George & I have been around for so long that we've used lots of different languages for many diverse applications. We have just been waxing nostalgic  :D

Prior to that, we were discussing which language(s) may be best for you to start with.

 

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How do you make applications for the computer?
« Reply #35 on: 31/01/2008 19:16:46 »
Um. I'm still lost. Do you know a of site that shows you how to do it step by step for even a really usless program or any kinds of links that i could understand.
 

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Offline Simulated

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How do you make applications for the computer?
« Reply #37 on: 31/01/2008 22:39:40 »
Getting right on that
 

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How do you make applications for the computer?
« Reply #38 on: 31/01/2008 22:41:23 »
The C or the C++ ones sound good for a guy like me.

Now what? (thanks doc)
 

Offline DoctorBeaver

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How do you make applications for the computer?
« Reply #39 on: 01/02/2008 08:11:17 »
It would be advisable to learn C before attempting C++ or C#. So now you have to get a C compiler, some C libraries, an editor, and find a tutorial like this 1... http://members.tripod.com/johnt/c.html

Or you could wade your way through this site http://www.programmingtutorials.com/ which will allow you to look at a variety of languages.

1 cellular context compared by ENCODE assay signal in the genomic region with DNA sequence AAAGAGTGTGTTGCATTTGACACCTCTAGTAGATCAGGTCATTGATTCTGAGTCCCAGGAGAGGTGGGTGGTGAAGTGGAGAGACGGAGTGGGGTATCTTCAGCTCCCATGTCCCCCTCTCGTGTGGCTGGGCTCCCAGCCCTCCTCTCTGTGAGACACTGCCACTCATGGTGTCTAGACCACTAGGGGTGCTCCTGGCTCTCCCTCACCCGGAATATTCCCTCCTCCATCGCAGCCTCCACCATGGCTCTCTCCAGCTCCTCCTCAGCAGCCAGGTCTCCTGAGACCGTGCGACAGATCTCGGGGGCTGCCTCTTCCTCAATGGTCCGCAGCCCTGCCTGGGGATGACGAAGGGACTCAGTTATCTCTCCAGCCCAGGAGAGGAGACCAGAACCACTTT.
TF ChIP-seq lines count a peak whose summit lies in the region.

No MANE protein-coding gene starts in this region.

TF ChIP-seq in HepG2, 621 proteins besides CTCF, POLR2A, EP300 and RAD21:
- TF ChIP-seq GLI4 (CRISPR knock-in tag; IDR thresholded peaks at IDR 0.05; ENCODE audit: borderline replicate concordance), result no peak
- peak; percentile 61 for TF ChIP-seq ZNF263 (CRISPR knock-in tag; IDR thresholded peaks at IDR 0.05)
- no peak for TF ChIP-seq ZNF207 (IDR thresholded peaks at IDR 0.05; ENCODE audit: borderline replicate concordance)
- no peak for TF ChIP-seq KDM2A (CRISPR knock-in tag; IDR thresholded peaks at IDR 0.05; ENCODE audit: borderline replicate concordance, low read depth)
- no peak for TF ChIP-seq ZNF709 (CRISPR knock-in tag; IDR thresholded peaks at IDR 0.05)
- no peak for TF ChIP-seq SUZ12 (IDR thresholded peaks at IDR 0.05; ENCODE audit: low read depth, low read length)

« Last Edit: 01/02/2008 08:17:02 by DoctorBeaver »
 

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How do you make applications for the computer?
« Reply #40 on: 01/02/2008 12:40:10 »
This above can be shown as printf("I am %d years old",12) which will result in the following result:I am 12 years old


So where do you put that?
 

Offline DoctorBeaver

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How do you make applications for the computer?
« Reply #41 on: 01/02/2008 12:56:20 »
C programs must start with a main() function. If all you want to do is print "I am 12 years old", you put it in there.

But you may want to do something like

Input your year of birth.
Calculate how many years ago that was.
Display the difference (i.e. the person's age).

Because I don't like putting I/O (input/output) stuff in with the program logic, I would write 3 functions to handle that, and main would call them in sequence.

In pseudo-code, my program would be...

Code: [Select]
function main
{
 birth_year = get_year()
 difference = calc_years_diff(birth_year, this_year)
 display_value(difference)
}

function get_year(year)
{
 input year from keyboard
 return year
}

function calc_years_diff(birth_year, this_year)
{
 years_diff = this_year - birth_year
 return years_diff
}

function display_value(value)
{
 print value
 return
}

 

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How do you make applications for the computer?
« Reply #42 on: 01/02/2008 18:56:56 »
Various C compilers can be found at http://www.thefreecountry.com/compilers/cpp.shtml and at http://parinyasoft.com/resources.html